Please use this identifier to cite or link to this item:
Title: Baseline acidity of ancient precipitation from the South Pole
Authors: National Science Foundation (U.S.)
University of Calgary. Dept. of Geography.
Cragin, James H.
Giovinetto, Mario B.
Gow, A. J. (Anthony Jack)
Keywords: Acids
Acid rain
Acid precipitation
Antarctic regions
Core sampling
Ice cores
South Pole
Publisher: Cold Regions Research and Engineering Laboratory (U.S.)
Engineer Research and Development Center (U.S.)
Series/Report no.: CRREL report ; 84-15.
Description: CRREL Report
Abstract: Measurements of meltwater pH from annual layers of South Pole firn and ice samples ranging in age from 40 to 2000 years B.P. show that precipitation at this remote site has a higher natural acidity than that expected from atmospheric equilibrium with CO2. The average pH of deaerated (CO2-free) samples was 5.64 ± 0.08, while air equilibrated samples averaged 5.37 ± 0.08,a pH that is about a factor of two more acidic than the expected background pH of 5.65. The observed "excess" acidity can be accounted for by natural SO4^2- and NO3^- levels in the samples probably originating from non-anthropogenic H2SO4 and HNO3. Because of the presence of these naturally occurring acids in South Pole precipitation, a pH of 5.4 is considered a more representative baseline reference pH for acid precipitation studies.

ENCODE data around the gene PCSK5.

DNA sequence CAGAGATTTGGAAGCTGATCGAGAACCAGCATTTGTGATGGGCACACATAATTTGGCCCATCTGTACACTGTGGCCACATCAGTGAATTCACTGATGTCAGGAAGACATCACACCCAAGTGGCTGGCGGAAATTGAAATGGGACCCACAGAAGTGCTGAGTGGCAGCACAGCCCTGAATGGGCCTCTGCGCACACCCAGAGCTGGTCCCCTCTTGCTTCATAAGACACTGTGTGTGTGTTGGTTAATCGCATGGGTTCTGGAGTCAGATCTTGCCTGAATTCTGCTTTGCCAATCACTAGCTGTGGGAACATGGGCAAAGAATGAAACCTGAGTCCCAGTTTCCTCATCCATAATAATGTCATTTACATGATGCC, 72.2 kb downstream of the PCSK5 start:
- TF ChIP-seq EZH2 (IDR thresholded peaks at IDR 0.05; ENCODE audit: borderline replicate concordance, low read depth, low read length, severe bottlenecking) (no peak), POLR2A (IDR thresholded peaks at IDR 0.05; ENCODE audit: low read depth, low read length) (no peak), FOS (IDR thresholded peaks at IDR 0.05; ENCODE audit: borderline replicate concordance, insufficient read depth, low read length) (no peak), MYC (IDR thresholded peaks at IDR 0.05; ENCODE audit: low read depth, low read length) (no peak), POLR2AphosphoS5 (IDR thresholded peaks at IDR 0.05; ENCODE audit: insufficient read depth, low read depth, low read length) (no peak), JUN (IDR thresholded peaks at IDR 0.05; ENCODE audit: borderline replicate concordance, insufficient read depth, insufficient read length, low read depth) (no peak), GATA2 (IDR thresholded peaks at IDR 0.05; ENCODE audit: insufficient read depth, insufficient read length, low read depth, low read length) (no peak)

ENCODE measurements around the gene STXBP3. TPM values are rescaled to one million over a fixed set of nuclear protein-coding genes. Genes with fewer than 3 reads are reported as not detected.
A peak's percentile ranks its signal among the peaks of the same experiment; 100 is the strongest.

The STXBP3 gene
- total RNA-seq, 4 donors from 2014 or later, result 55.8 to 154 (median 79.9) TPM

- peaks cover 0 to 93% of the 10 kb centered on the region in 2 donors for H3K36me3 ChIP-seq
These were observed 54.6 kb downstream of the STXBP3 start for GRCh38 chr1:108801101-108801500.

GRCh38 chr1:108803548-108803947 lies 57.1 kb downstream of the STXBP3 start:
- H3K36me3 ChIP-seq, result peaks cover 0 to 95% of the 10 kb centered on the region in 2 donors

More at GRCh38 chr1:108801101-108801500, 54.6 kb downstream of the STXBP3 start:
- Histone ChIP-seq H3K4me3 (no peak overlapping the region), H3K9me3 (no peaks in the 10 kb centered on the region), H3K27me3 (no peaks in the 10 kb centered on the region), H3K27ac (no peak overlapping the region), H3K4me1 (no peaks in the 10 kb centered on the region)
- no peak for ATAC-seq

Rights: Approved for public release; distribution is unlimited.
Appears in Collections:CRREL Report

Files in This Item:
File Description SizeFormat 
CR-84-15.pdf1.6 MBAdobe PDFThumbnail